A project to underground Richmond Highway utilities may be buried due to cost, construction delays, and the risk it poses to federal funding for other projects happening along the corridor.
The Fairfax County Board of Supervisors weighed the pros and cons of undergrounding utilities along the highway, also known as Route 1, at an economic initiatives committee meeting on Tuesday (July 26).
Undergrounding utilities is a fairly common (and supported) practice, but the Route 1 proposal is complicated by two other major infrastructure projects in the corridor: the highway widening and the build-out of a bus rapid transit (BRT) service.
While the board didn’t take any definitive action on Tuesday, it was clear that a number of committee members, including Chairman Jeff McKay, were leaning towards scrapping the project altogether.
“It feels a little bit like ‘why wouldn’t we do it?’ if you just look at it on the surface, but as we dug into it today quite a bit…it makes it a little bit clearer how unclear it is,” Providence District Supervisor Dalia Palchik said.
In a presentation, staff said the county would be solely responsible for financing any undergrounding, with no assistance from the Virginia Department of Transportation (VDOT) or the Federal Transit Authority (FTA).
Undergrounding utilities could also result in a two-year delay for the Route 1 widening and BRT projects, tacking on an extra year each for design work and construction. That would push the completion date for the widening to 2031 and for the BRT to 2032.
Utility undergrounding would also increase the cost of the two projects by at least $264 million, requiring an additional $136 million for the actual construction and potentially another $128 million to account for inflation during the two-year delay.
To raise the needed funds, county staff proposed working with the General Assembly to implement a utility “surcharge.” A $1 per month surcharge for residents and a 2.5% surcharge on commercial properties that could reach a maximum of 6.67% would bring in $40 million in revenue annually.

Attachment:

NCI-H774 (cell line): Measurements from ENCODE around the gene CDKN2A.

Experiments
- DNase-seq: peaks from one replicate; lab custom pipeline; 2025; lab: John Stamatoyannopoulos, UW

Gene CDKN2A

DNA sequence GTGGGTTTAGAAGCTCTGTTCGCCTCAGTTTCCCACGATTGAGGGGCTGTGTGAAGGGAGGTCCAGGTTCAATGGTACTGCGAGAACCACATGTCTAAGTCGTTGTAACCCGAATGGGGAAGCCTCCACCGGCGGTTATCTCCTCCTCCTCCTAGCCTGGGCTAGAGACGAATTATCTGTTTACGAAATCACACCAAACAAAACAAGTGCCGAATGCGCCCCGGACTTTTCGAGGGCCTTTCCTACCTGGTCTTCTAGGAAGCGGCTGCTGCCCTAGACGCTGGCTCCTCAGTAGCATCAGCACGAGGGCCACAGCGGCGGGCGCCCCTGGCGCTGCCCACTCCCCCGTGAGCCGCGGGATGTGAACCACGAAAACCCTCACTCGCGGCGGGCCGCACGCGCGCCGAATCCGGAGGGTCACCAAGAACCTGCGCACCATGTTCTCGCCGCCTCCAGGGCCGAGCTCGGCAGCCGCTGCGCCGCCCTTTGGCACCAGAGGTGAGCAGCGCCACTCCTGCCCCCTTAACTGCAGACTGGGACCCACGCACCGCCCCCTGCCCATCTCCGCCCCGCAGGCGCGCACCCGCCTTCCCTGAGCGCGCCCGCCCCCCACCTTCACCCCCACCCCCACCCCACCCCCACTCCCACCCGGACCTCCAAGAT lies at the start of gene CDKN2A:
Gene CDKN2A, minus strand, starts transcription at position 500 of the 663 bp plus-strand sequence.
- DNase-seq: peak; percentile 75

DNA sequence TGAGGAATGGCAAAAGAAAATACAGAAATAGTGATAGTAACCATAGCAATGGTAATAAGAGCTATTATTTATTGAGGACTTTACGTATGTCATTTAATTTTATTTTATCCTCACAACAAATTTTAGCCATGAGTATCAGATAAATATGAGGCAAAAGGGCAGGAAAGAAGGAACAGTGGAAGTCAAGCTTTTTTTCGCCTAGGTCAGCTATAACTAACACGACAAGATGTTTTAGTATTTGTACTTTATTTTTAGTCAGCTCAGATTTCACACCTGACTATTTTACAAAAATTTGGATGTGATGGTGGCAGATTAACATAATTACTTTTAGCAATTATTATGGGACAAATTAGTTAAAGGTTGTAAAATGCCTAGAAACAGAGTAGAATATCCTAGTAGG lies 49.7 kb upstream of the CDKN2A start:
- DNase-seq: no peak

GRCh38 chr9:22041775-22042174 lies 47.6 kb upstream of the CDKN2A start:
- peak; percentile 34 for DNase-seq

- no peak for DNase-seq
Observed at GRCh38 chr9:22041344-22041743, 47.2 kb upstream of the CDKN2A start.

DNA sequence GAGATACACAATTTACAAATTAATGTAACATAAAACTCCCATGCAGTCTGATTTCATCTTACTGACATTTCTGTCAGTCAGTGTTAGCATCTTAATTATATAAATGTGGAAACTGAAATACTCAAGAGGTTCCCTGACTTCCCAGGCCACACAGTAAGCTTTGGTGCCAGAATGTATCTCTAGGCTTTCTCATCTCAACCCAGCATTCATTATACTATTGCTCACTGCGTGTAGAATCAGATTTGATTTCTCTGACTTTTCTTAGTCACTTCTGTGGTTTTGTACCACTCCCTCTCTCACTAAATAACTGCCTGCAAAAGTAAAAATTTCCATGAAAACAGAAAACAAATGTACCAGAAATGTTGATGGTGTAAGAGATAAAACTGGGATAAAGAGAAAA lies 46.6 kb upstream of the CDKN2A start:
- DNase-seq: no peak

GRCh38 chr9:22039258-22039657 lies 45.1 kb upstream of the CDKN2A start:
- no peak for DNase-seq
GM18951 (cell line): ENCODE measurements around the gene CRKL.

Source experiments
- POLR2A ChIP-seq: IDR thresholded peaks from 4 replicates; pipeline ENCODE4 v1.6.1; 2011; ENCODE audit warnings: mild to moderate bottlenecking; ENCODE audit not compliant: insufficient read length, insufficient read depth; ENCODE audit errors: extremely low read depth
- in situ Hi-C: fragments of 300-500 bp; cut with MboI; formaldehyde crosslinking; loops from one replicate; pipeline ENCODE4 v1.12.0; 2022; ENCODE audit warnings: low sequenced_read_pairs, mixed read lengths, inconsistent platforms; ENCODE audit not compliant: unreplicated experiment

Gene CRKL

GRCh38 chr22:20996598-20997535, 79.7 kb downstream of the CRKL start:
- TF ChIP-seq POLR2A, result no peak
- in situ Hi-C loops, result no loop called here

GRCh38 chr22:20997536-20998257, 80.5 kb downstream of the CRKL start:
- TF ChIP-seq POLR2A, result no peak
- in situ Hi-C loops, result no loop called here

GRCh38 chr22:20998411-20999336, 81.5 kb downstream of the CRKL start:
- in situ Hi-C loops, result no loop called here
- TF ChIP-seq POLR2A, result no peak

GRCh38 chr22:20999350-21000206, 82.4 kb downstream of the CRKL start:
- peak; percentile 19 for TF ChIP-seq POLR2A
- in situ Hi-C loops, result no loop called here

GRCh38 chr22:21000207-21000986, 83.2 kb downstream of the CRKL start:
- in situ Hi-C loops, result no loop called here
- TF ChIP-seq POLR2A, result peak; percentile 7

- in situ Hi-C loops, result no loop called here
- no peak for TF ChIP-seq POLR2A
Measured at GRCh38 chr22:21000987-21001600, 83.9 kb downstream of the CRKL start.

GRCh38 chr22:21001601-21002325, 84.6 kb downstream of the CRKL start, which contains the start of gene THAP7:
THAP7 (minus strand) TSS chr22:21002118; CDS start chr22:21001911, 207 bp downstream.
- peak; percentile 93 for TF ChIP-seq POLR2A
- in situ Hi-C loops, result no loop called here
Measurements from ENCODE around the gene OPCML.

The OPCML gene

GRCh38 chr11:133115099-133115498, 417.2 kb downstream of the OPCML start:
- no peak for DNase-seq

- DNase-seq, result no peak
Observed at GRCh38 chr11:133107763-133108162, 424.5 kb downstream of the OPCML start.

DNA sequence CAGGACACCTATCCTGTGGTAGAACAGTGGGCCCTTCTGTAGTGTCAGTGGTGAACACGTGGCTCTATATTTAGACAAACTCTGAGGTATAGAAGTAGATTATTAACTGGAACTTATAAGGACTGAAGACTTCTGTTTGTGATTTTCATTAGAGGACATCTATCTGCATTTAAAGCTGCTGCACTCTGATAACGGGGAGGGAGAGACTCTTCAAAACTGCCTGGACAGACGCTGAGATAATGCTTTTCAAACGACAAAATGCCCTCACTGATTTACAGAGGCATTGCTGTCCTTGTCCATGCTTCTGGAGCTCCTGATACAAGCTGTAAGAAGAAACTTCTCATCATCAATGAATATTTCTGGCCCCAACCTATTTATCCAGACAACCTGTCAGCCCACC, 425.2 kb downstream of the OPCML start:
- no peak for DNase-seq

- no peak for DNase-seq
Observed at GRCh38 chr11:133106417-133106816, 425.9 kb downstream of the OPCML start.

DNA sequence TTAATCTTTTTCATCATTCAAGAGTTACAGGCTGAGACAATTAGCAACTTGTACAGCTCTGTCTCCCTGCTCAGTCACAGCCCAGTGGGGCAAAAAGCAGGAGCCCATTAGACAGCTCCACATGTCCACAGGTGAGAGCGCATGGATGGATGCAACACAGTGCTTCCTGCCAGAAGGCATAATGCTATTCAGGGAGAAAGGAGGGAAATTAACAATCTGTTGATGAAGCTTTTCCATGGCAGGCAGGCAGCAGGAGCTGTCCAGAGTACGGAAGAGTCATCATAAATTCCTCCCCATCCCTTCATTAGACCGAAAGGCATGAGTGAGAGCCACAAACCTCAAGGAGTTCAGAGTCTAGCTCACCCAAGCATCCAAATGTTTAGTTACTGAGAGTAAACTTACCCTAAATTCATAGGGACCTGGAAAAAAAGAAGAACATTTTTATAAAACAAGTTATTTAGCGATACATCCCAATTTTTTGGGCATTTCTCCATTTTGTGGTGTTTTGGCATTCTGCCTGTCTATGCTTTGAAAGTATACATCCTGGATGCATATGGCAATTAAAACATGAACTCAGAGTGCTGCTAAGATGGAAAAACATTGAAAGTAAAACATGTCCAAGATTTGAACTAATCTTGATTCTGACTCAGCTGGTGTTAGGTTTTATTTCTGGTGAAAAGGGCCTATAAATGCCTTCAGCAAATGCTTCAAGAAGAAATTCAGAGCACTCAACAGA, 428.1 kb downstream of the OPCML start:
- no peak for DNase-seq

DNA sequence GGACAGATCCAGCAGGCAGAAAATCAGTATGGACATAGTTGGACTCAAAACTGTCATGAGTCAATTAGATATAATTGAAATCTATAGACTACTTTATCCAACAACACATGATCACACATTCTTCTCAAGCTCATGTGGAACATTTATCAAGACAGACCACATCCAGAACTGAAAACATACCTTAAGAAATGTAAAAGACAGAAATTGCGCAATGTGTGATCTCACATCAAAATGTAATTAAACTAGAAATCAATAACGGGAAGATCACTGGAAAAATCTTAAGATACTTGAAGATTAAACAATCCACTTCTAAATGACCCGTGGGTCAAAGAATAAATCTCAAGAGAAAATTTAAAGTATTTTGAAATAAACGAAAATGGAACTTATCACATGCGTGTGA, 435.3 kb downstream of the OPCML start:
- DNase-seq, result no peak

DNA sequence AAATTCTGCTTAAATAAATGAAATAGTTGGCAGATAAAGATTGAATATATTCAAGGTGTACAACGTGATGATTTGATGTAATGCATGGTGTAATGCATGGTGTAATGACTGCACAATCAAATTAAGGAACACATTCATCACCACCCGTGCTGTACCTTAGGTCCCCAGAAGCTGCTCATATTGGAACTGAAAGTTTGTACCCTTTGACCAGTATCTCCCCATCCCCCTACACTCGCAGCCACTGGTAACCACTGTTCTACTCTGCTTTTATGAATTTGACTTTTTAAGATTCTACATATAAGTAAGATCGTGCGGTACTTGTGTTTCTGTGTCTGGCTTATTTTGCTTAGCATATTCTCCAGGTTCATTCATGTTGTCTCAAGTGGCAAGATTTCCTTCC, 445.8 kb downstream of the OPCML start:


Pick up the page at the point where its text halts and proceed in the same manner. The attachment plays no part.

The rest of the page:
However, a surcharge would require an agreement with utility companies, mainly Dominion Energy, Verizon, Cox, and NOVEC. Even if an agreement is reached, it could take 12 to 18 months for the companies to sign off through their own “internal legal review” processes, delaying the undergrounding even more.
According to staff, undergrounding utilities could also result in the loss of $334 million in federal funding that the FTA is providing for the BRT project.
Since the costs of the project would rise and it won’t generate any additional ridership, the FTA would likely downgrade the project from a “high” rating to potentially “medium-low,” county staff said. By law, the authority is prohibited from funding projects with a rating lower than “medium.”
Undergrounding utilities would add “substantial financial risk” to the county and the two other projects happening along the corridor, staff said.
“I’m thinking of these restaurants, these nail salons, all of these businesses struggling to survive and adding this [surcharge],” Sully District Supervisor Kathy Smith said. “I personally have a lot of issues getting to undergrounding when looking at all of our needs and priorities. It’s hard for me to see the benefit of undergrounding at this point.”
Fairfax County and other Northern Virginia officials have been looking at undergrounding more utilities for a decade now, ever since a storm in June 2012 took out electricity and phone service across the region, according to On the MoVe.
Mount Vernon Supervisor Dan Storck said he hears from constituents all the time about undergrounding on Richmond Highway and believes that many in the community support it.
It would improve service reliability, minimize conflicts with trees and signage, improve roadway safety by eliminating potential hazards, and reduce visual clutter, which could help businesses along the corridor.
“If you look at the utilities out there [on Route 1] today, how could you not be disturbed by that?” McKay said. “They go every which way, they dangle low, they are on crooked poles, they’ve got stuff hanging all over them. They are on both sides of the road, they are intrusive, and they are ugly.”
While the consequences for the Richmond Highway widening and BRT may outweigh the benefits to some, several board members suggested finding other ways to better organize overhead utilities and make them more visually acceptable could be prioritized in those projects.
The committee agreed to consult with the FTA to get a more definitive answer on how the undergrounding project would affect federal funding for the BRT.
“I understand everyone’s desire to underground utilities,” McKay said. “For me, if we can’t get the federal funding to make [the BRT] project happen, then we can’t underground. That’s the reality of the financial situation.”
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